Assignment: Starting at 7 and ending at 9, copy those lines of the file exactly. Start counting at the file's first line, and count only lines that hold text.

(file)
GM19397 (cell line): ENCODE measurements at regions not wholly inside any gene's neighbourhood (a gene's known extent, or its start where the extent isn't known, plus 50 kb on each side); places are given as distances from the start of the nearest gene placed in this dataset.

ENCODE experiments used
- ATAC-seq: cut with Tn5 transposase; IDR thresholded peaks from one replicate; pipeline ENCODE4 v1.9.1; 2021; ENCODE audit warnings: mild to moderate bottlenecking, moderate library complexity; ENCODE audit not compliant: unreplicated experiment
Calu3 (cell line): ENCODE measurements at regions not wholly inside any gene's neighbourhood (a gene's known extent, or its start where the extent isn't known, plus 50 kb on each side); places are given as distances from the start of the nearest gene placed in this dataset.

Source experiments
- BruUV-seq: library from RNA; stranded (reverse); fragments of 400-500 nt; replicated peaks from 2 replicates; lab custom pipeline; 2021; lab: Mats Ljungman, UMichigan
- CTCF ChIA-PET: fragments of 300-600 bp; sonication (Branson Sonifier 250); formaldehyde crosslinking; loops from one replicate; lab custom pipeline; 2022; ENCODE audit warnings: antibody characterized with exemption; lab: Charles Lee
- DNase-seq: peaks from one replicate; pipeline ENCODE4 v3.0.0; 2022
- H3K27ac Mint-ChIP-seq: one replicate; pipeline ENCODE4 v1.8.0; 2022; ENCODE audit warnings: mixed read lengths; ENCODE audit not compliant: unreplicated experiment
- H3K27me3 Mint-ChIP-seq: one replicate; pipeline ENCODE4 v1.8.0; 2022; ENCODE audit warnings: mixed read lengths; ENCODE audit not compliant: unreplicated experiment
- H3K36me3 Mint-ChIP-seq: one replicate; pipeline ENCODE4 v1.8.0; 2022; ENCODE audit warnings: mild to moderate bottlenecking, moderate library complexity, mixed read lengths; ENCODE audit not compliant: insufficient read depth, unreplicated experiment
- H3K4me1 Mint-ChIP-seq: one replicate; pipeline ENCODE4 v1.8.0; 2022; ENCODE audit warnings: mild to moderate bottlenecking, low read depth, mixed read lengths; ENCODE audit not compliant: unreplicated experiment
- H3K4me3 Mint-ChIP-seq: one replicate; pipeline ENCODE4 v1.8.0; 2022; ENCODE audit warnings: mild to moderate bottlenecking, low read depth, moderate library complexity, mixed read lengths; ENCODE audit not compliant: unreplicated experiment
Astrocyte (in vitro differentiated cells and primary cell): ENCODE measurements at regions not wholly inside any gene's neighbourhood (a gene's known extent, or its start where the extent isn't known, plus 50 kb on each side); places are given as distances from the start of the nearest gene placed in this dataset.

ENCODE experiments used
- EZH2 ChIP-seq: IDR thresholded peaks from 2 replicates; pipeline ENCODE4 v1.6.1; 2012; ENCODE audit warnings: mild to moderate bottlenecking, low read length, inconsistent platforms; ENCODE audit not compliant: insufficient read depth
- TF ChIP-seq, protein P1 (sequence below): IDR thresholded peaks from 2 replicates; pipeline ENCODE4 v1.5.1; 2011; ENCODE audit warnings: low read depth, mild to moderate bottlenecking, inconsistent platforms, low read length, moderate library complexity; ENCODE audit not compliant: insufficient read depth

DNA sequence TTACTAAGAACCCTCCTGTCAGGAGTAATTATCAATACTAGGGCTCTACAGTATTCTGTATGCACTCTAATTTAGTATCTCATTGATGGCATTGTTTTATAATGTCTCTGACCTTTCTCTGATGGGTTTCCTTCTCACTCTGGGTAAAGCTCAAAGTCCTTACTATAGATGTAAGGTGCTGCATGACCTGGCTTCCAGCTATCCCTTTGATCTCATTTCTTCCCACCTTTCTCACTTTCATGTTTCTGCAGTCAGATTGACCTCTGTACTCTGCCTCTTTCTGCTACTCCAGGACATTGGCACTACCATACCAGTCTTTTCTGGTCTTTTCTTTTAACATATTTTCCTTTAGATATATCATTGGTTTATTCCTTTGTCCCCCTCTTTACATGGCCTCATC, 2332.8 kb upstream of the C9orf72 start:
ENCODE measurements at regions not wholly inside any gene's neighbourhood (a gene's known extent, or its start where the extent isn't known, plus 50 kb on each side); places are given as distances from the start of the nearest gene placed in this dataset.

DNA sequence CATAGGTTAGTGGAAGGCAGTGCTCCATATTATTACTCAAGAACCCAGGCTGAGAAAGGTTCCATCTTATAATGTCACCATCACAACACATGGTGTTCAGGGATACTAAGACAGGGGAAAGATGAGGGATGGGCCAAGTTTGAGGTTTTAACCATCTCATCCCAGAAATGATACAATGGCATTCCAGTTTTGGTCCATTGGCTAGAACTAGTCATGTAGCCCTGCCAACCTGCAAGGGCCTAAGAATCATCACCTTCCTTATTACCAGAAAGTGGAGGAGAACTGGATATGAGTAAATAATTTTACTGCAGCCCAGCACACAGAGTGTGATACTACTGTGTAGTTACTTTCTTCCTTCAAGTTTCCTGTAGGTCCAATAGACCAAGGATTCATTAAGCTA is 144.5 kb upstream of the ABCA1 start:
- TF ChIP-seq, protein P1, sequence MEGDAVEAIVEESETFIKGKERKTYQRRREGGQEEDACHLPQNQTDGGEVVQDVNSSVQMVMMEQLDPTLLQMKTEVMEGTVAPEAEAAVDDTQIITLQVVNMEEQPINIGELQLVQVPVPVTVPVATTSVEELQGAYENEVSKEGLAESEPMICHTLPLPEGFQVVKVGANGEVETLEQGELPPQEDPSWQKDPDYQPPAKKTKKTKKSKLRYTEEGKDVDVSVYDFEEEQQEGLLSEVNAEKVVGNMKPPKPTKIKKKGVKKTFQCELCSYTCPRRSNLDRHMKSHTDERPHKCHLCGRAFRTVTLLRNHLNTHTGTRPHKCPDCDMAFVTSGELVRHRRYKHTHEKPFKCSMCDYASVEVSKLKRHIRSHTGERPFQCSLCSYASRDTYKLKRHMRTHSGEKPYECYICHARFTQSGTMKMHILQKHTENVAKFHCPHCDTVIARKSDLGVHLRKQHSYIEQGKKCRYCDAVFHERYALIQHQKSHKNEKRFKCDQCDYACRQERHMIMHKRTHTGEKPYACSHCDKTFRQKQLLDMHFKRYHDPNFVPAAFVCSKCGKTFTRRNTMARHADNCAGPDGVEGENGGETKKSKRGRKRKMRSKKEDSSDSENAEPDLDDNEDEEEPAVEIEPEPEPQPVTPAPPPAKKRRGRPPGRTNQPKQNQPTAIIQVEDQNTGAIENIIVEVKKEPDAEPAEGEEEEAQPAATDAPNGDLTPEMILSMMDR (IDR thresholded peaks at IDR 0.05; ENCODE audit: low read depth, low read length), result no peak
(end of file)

- CTCF ChIA-PET: fragments of 300-600 bp; sonication (Branson Sonifier 250); formaldehyde crosslinking; loops from one replicate; lab custom pipeline; 2022; ENCODE audit warnings: antibody characterized with exemption; lab: Charles Lee
- DNase-seq: peaks from one replicate; pipeline ENCODE4 v3.0.0; 2022
- H3K27ac Mint-ChIP-seq: one replicate; pipeline ENCODE4 v1.8.0; 2022; ENCODE audit warnings: mixed read lengths; ENCODE audit not compliant: unreplicated experiment